However, the proximity to the Greater London market, around 18m consumers, clearly remains a huge draw for prospective freeport tenants, and the impending move of London's Billingsgate, Smithfield and New Spitalfields markets to a new site near Tilbury means foods and perishables will be an important commodity at the freeport and place a greater emphasis on the partners working together. Mr Shoaul elaborates: "The creation of the freeport has definitely accelerated the collaboration between our ports, but also with the local authorities."

Alan Shaoul The freeport has ushered in a period of cooperation between previously fiercely competitors Tilbury and Gateway, and the area is emerging into a larger Thames port complex.

"Tilbury is much now a shortsea port as well as an EC-facing ro-ro port," Mr Ward says. "We can't handle the deepsea ships in the way London Gateway can, and which has far more global connections. But that means that there are more synergies between the two ports - for example, one of the companies DP World owns is P&O Ferries, which uses Tilbury as one of its main hubs.

Peter Ward

"There are many containers that come to London Gateway and are then trucked to Tilbury to be devanned there, because multiple customers and occupiers are being fed through their warehouses around Tilbury, and really that's not much different to the big continental ports, such as Antwerp and Rotterdam, where there are multiple shortsea, deepsea and multipurpose facilities. You have to view the whole Thames as single logistics complex and, as such, the two ports have a lot of shared interests, like how the rail network works." Rail access remains a major issue for the freeport and the respective ports' users.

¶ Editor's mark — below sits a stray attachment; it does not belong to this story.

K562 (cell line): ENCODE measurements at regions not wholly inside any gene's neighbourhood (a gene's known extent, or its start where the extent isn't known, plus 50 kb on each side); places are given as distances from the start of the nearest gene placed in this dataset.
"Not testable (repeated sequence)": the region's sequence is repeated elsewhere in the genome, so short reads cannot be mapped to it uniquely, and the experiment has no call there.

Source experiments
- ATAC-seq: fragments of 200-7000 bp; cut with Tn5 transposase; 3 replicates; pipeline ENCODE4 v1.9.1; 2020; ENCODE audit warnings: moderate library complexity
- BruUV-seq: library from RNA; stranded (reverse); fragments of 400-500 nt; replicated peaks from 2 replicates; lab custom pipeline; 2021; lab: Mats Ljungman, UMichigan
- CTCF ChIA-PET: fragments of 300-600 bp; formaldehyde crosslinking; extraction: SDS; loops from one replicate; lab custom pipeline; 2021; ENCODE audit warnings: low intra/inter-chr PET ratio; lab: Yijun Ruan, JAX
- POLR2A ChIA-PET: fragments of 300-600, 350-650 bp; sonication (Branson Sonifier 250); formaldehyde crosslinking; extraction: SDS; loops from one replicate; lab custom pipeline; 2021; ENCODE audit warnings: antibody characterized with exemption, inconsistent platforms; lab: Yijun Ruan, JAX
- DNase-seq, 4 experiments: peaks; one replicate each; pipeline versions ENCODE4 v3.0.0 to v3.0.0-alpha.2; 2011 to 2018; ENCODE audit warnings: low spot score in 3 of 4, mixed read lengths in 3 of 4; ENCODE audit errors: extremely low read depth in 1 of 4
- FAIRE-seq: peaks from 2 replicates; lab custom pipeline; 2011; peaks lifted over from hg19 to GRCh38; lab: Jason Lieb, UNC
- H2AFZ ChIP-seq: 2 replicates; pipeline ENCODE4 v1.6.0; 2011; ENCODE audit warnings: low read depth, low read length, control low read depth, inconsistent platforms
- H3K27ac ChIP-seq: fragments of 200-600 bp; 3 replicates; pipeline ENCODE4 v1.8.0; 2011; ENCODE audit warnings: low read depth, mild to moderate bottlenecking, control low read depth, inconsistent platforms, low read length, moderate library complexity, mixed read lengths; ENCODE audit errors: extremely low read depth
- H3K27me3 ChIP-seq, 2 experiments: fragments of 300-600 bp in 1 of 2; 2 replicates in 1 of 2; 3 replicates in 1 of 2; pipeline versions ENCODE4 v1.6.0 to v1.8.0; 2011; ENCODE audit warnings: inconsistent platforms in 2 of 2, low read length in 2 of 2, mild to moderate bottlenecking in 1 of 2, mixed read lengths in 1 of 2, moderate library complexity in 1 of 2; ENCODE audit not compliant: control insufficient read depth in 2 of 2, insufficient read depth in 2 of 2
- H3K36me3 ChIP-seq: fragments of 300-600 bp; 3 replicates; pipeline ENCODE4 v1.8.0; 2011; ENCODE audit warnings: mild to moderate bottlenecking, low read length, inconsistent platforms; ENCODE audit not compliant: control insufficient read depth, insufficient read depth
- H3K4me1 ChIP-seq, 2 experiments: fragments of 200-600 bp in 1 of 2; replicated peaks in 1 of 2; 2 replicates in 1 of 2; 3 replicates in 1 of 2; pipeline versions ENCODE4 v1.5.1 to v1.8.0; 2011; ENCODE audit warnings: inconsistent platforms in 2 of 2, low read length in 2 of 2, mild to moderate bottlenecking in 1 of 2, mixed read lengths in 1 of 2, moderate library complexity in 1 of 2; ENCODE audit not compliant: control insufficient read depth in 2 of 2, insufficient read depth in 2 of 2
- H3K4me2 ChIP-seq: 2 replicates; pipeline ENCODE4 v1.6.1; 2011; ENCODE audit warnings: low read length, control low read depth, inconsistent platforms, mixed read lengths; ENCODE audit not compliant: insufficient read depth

"Both Tilbury and Gateway want more rail, our customers want to use rail more and the power of one combined port in terms of lobbying for that is far greater than if I sit in a meeting on my own. Because we need to get more capacity into the network," says Mr Ward. "The problem is there's very little competition," Mr Shaoul adds.